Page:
Thursday, April 1, 2010
Tuesday, March 30, 2010
The last thing I should do is the one voluntary function I am compelled to do. I read reviews of my books. All of them. Including the ones on Amazon.com where, at the moment, The Boys is one customer-click away from covering the star spread. I've got the five-stars, I've got the one-stars, and I've got everything in-between, except for the rarest and most elusive of all reviews, the two-star. The two-star review says "I hated this book, but liked the paper stock". It's the "I can't bring myself to kill this book, so I'll abandon it in a forest, instead" award. I want that award. Keep your fingers crossed for me.
Monday, February 22, 2010
I'm happy to announce that The Boys will be released tomorrow, Tuesday, February 23. I have no idea where you'll be able to buy it in the real world, but you can always try the internet.
The Boys received an excellent, thorough review from Betsy Bird, over at A Fuse #8 Production, and a starred review in the latest issue of Kirkus Reviews. Unfortunately, I don't have a subscription to Kirkus, so I can't link to the full review. This is what it says:
It’s a new town for a baseball-loving protagonist. Newman wastes not a moment, setting the stage with the title page: A lone moving truck chugs along a house-lined street, skyscrapers looming above. A white spread possessing only one word, ‘Tuesday,’ greets readers, with single brush strokes and blocks of color denoting a glove, a ball, a bat and a solitary boy lacing up his shoes. But the anticipated game is not to be, as the shy hero watches the sport longingly from afar. Crest fallen, he sits by a set of elderly men, and baseball dreams are traded for books, then costumes, as the child determinedly tries to stay on the bench of retirees until the old-timer’s ball game reawakens the boy’s confidence. Effective visual storytelling realizes the aching love players can feel for the game, and in one lovely, lonely beat, the boy’s self-imposed rejection turns to resolve, as the tyke asks to join in a kids game. Through confident brushwork, done in a stylized 50s modern aesthetic, the artist’s images reveal sports’ deep truths about acceptance, a willingness to try and the intergenerational connections they bring.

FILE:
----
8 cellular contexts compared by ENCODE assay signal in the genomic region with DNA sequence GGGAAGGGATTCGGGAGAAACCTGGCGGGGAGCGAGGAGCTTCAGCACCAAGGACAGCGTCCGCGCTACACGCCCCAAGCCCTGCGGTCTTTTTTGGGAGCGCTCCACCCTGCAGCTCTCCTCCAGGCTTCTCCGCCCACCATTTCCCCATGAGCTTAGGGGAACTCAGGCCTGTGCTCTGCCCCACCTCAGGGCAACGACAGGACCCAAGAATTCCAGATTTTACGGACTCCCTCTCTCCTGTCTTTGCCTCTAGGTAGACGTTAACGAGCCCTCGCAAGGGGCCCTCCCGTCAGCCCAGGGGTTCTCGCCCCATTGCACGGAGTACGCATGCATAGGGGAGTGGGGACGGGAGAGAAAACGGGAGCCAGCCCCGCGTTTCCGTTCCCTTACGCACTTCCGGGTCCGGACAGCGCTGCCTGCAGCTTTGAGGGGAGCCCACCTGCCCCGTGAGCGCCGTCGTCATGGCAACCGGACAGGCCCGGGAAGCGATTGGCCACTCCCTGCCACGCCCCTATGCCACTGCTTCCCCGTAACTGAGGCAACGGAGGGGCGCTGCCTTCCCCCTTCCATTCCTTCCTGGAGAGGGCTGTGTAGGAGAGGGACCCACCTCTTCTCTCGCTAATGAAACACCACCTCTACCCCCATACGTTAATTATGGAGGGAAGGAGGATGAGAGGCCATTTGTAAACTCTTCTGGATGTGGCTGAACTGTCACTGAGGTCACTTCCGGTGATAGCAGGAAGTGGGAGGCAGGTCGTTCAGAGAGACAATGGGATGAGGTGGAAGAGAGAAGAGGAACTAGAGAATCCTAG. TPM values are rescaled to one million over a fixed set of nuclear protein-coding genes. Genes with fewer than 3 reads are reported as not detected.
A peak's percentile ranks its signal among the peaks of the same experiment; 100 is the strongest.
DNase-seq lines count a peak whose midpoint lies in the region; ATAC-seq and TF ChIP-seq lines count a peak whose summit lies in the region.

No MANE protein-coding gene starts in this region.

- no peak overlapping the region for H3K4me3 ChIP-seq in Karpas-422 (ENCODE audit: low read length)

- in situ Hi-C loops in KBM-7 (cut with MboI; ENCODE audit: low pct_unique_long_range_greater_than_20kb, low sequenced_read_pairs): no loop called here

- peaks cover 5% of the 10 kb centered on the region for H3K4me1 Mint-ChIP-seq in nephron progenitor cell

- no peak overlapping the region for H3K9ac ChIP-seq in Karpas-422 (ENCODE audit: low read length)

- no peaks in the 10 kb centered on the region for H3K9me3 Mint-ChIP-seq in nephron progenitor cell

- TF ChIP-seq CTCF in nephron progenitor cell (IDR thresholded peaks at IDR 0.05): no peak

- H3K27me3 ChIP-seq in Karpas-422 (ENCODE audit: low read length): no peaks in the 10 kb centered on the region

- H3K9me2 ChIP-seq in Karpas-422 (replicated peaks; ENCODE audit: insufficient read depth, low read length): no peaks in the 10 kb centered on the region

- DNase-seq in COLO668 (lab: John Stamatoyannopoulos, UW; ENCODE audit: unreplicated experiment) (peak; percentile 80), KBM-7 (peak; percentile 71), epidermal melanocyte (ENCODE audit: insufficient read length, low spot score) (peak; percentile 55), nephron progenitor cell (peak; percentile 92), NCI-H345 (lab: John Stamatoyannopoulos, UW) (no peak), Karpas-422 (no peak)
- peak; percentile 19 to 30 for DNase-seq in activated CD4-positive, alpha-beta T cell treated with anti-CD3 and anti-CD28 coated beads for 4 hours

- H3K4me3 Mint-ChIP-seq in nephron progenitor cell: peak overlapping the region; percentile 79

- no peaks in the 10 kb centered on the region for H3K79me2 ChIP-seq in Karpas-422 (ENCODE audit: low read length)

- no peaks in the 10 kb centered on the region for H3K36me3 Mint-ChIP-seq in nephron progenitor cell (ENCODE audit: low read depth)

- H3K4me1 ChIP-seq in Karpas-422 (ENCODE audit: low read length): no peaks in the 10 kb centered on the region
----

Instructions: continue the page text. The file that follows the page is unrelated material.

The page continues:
I also participated in an interview at Seven Impossible Things Before Breakfast. Thanks, Jules, for having me as a guest.
On a personal note (which every post on this blog is, I guess) I want to say to my family and friends, and especially to my wife, Jodi, who, although she probably wouldn't describe herself this way, is the most patient person I've ever met, that I couldn't have finished The Boys without your encouragement.
I promise the next one won't take so long.
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